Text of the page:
The biggest news of the day is not Joe Paterno’s firing, Rick Perry’s latest brain fart, or the most recent article planted in the mainstream media by the Kardashian brand. It’s the $4.1 billion bankruptcy filing by Alabama’s largest county. Jefferson County made the move after banking and political misconduct helped transform a $1.2 billion sewer project into a $3.2 billion monument to the evil of pay-to-play politics.
How big is this Nov. 9 filing in layman’s terms? It’s huge enough to impact all of us.
Jefferson County basically just told Wall Street to “go to hell” with the largest municipal bankruptcy in U.S. history. It sought Chapter 9 federal bankruptcy protection after an agreement among elected officials and investors to refinance $3.14 billion in sewer bonds fell apart.
Jefferson County Commissioner Joe Knight said the bankruptcy was needed to stop pushing a financial problem down the road that has plagued the area for a decade.
“It’s time for us to button up our chin strap, grow a backbone, put a little starch in our shorts and fight for the citizens of Jefferson County and stop being pushed around,” Knight told The Birmingham News.
By declaring bankruptcy, the county effectively just said “no” to bank misconduct by refusing to continue to work with the Wall Street firms that helped structure the bond issuance which created this mess. More than 20 people and five companies have been convicted of wrongdoing in connection with the construction and financing of the outrageously inflated sewer project.
The municipal bankruptcy filing and its consequences are very similar to what happens when a consumer breaks a housing lease. The temporary relief can result in big problems in the longer term.
Why is this big news?
It’s big news because corrupt politicians have been pilfering state, county and city treasuries for decades in conjunction with municipal bond dealers, brokers and underwriters. And because the $2.9 trillion in outstanding U.S. municipal bonds in 2010 dwarfed the $2.6 trillion in taxes collected by the federal government.
The bond market is a huge lever of government most people know nothing about, which has an incredible impact on our quality of life, both for better and worse.
The Jefferson bankruptcy is most decidedly a double-edged sword. It’s good because it slaps bankers in the face with hundreds of millions in losses and holds them accountable for their collective misconduct. It’s bad because some of the bonds that won’t be fully repaid are held by retirement funds, and because municipalities are probably going to have to pay more to borrow money in the future to build things like roads and schools.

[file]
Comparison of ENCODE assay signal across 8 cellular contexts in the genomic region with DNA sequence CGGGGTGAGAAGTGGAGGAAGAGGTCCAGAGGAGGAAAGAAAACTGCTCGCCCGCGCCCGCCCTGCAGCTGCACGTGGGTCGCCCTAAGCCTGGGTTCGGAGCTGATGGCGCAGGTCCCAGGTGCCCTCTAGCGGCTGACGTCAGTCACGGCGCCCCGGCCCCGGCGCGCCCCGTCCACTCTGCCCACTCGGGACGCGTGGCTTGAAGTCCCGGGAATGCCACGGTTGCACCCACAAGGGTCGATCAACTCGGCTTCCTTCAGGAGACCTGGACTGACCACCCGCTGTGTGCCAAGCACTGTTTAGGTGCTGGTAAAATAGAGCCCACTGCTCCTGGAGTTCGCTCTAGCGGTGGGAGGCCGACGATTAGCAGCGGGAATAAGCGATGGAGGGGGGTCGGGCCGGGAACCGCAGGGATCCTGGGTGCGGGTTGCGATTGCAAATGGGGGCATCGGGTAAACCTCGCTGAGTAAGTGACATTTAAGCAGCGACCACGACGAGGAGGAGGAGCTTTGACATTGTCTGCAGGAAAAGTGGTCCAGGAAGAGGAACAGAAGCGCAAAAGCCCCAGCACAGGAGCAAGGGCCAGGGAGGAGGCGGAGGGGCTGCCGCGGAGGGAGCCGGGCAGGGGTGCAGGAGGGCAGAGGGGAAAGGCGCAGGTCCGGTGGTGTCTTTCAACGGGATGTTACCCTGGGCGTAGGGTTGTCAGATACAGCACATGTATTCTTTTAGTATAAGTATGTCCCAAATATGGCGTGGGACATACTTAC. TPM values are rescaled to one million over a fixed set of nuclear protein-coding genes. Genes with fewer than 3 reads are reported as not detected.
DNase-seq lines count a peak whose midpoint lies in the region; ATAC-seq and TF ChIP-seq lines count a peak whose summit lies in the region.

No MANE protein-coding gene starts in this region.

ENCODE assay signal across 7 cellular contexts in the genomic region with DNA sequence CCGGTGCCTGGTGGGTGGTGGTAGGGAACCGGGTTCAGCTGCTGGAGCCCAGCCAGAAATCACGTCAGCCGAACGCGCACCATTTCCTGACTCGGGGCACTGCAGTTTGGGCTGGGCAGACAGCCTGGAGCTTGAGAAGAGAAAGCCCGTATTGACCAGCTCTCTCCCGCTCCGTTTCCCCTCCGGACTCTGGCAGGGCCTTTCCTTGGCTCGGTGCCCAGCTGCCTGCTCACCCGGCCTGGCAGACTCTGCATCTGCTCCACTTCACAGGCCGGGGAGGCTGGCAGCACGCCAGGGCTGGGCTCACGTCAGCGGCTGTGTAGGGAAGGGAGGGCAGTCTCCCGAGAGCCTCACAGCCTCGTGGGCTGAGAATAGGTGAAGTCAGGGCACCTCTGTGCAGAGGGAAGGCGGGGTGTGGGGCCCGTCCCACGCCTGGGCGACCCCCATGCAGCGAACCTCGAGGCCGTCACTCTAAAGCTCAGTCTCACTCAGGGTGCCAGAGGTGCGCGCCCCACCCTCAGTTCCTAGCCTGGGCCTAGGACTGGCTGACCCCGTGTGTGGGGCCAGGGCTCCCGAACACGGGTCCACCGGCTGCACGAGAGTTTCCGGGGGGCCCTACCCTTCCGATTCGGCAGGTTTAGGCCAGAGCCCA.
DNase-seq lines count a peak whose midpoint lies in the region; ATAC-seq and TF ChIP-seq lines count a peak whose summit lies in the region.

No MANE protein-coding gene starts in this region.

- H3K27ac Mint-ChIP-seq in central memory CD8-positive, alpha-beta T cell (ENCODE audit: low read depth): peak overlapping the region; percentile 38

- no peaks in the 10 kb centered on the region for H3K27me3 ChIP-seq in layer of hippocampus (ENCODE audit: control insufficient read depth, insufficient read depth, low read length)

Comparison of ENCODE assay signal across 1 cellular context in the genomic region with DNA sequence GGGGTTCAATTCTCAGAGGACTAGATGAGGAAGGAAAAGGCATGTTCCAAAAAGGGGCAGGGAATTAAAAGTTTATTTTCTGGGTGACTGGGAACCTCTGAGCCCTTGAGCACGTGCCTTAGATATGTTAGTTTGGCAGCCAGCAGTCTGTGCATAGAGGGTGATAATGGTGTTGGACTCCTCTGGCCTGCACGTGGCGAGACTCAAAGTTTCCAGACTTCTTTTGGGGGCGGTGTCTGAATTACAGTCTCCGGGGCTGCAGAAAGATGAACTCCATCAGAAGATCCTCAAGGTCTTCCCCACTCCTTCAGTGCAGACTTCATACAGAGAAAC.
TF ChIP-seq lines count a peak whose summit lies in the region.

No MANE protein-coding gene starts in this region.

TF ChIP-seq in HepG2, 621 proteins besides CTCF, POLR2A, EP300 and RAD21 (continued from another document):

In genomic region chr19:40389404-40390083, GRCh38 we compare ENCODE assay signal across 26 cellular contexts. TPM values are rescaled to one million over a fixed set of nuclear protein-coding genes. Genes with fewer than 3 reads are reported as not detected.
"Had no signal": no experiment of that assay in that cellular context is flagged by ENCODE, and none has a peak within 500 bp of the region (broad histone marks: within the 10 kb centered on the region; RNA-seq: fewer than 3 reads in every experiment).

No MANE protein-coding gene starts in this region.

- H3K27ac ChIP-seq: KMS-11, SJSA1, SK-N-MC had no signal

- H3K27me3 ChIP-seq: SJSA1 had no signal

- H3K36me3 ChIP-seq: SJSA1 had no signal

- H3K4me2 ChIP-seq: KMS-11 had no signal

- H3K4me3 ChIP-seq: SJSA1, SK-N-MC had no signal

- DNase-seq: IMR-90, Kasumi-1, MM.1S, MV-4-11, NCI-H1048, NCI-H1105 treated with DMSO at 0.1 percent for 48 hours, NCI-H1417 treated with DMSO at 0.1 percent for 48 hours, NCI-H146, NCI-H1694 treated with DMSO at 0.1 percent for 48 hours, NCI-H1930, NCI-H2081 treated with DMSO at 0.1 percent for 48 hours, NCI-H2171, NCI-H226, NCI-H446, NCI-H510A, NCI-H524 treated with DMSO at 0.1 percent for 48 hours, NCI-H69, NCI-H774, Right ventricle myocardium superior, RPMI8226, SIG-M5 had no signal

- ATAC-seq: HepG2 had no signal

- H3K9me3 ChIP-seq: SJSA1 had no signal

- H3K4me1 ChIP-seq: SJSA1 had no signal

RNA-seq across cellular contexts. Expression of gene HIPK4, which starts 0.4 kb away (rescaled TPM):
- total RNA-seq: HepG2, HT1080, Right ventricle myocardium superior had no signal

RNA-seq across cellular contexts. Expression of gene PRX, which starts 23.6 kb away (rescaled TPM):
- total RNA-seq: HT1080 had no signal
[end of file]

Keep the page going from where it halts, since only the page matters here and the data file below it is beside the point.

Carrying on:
It’s also possible Jefferson County residents may see further increases in their sewer bills.
The first thing you need to understand about the Muni bond market is that government entities issue bonds when they wish to borrow money. The people who structure and handle those issuances are called “underwriters” and “advisors,” and those who buy muni debt are called “bondholders.”
Muni bonds are like car loans in the sense that most are secured by collateral. Anything that generates a steady flow of revenue can be used to back bonds, from cigarette taxes to bridge tolls. The Jefferson County sewer debt is secured by sewer charges, which have soared from a few dollars a month to hundreds per residence due to this boondoggle.
The higher rates have hurt residents, while the possibility of further increases has hindered development.
Jefferson County expected the overhaul of its wastewater system to cost $1.2 billion and quadruple sewer rates to $60 a month when it first agreed to the improvements in an informal consent agreement with the Environmental Protection Agency in 1995, according to a report by the Public Affairs Research Council of Alabama. The County has about 658,000 residents and is home to Birmingham – Alabama’s largest city – and the University of Alabama.
Alabama Gov. Robert Bentley said he had hoped to avoid the bankruptcy filing.
“I am disappointed by the commission’s decision,” Bentley said in statement. “Bankruptcy will negatively impact not only the Birmingham region, but also the entire state.”
The muni bond market is the equivalent of rocket fuel for local governments in the sense that it can be a tool for both great good and great destruction. Bonds can be helpful when governments need to spread out the costs of big projects that are too expensive to fund in a single year, such as bridges, tunnels and schools.
Elected leaders can use also bonds like a credit card in order to live beyond their means. And they can generate bribes and favors from bond underwriters competing for their business.
As political corruption has soared along with the growth in political lobbying since 1980, evil in the bond market has kept pace. That’s part of the reason we’ve seen the creation of so many obscure local government bodies for things like water management, airport authorities, downtown business development and drainage. Many have the ability to borrow money through bonds, whch makes them a potential political piggybank that crooked elected leaders can tap to reward their supporters with fat contracts.
When government insiders rant about “pay-to-play politics” they’re referring to these toxic relationships.
Without the big government projects and the bonds that fund them, there’s less money to reward those who play the game. Without the bond market, local governmental entities would be restricted to spending the money they actually have.